I am sitting here still caked in yesterday’s makeup from a dress rehearsal, with fuzzy teeth and a growling stomach but I’m happy – I’ve just finished my letter to Canberra against the removal of PIRs on books.

I thought I would post my letter as an another example for you guys and also to show that even us ordinary folk can take action. As I mentioned in my previous post, I found the addresses of the politician’s involved and great example letters from Saving Aussie Books, which helped me tremendously.

Re: Proposal to remove the Parallel Importation Restrictions on books

I am writing to voice my concern at the Productivity Commission’s recommendation to lift the restrictions against the parallel importation of books. If this move is passed, I believe it will do great harm to the Australian publishing industry through the loss of a great number of jobs and to the future of Australian books.

The Productivity Commission has admitted that there is no guarantee that the abolition of Territorial Copyright laws will deliver cheaper books. In fact, both the USA and the UK have no intention of removing their parallel importation restriction and risking their industries.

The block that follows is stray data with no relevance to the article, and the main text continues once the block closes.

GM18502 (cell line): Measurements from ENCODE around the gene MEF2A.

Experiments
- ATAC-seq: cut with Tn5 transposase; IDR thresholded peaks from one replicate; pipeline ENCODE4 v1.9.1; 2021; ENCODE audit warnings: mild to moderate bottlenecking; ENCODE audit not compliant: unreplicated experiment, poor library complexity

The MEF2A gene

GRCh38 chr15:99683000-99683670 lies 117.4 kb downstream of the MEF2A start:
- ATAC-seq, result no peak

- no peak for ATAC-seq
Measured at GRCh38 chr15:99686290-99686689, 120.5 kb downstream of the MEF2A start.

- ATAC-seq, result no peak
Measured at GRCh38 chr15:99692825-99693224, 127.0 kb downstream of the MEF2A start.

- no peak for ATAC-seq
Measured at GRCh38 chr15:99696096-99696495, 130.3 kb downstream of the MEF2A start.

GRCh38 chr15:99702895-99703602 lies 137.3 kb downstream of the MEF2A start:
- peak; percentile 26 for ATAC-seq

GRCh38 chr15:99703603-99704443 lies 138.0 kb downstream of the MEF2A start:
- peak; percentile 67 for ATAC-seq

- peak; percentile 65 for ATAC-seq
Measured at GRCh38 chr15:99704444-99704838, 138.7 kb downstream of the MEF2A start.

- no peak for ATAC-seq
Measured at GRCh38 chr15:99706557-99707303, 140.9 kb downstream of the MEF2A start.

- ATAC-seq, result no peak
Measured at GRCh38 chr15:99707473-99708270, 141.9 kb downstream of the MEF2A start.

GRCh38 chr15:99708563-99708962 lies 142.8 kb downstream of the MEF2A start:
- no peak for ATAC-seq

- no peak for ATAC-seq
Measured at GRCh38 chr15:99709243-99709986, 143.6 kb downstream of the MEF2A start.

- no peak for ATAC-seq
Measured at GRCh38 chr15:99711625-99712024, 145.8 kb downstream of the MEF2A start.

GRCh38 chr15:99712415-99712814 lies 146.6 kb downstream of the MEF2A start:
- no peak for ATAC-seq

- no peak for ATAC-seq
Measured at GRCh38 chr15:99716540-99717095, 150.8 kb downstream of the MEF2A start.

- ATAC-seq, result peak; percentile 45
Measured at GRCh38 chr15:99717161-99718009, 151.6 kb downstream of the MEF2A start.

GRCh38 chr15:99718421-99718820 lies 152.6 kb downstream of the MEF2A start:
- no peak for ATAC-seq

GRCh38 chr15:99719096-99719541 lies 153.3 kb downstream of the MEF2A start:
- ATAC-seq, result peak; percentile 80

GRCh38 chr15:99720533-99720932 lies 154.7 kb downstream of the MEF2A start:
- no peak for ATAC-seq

Furthermore, the current recommended retail pricing of books is not for the ‘elite’ but is comparable to a movie ticket or a cafe dinner. As a fervid reader and a low-income earner myself, I am always interested in a ‘good deal’ but not at such a high cultural cost to my country.

By removing our current restrictions, Australia will be inundated with foreign editions of our own books. Our culture and identity will be stripped from our own stories and replaced with American and British culture and references.

The future generations of Australia will develop with no knowledge, respect or care for Australian history and culture and will grow up believing that our country is inferior to the successes of our American and British friends.

From a personal perspective, I am urging you to support the Australian publishing industry by keeping parallel importation restrictions in place. I have fallen in love with stories by Nick Earls, Kim Wilkins, Shane Maloney, Paul Jennings and Morris Gleitzman and many others that proudly feature Australian characters.

These authors and their stories have taught me that I, as an Australian, have a valid lifestyle and culture. Amongst the wash of American blockbusters and sitcoms on our screens, these authors and their stories have made me feel that I belong and that I should be proud to be Australian. I do not believe that these authors would have achieved such an outstanding contribution to our country if not for the protection of our current parallel importation restrictions.

I urge the Australian Government to recognise our thriving publishing industry and to protect our Australian culture by keeping the current parallel importation restrictions on books.

Yours Sincerely
Kathleen Noud



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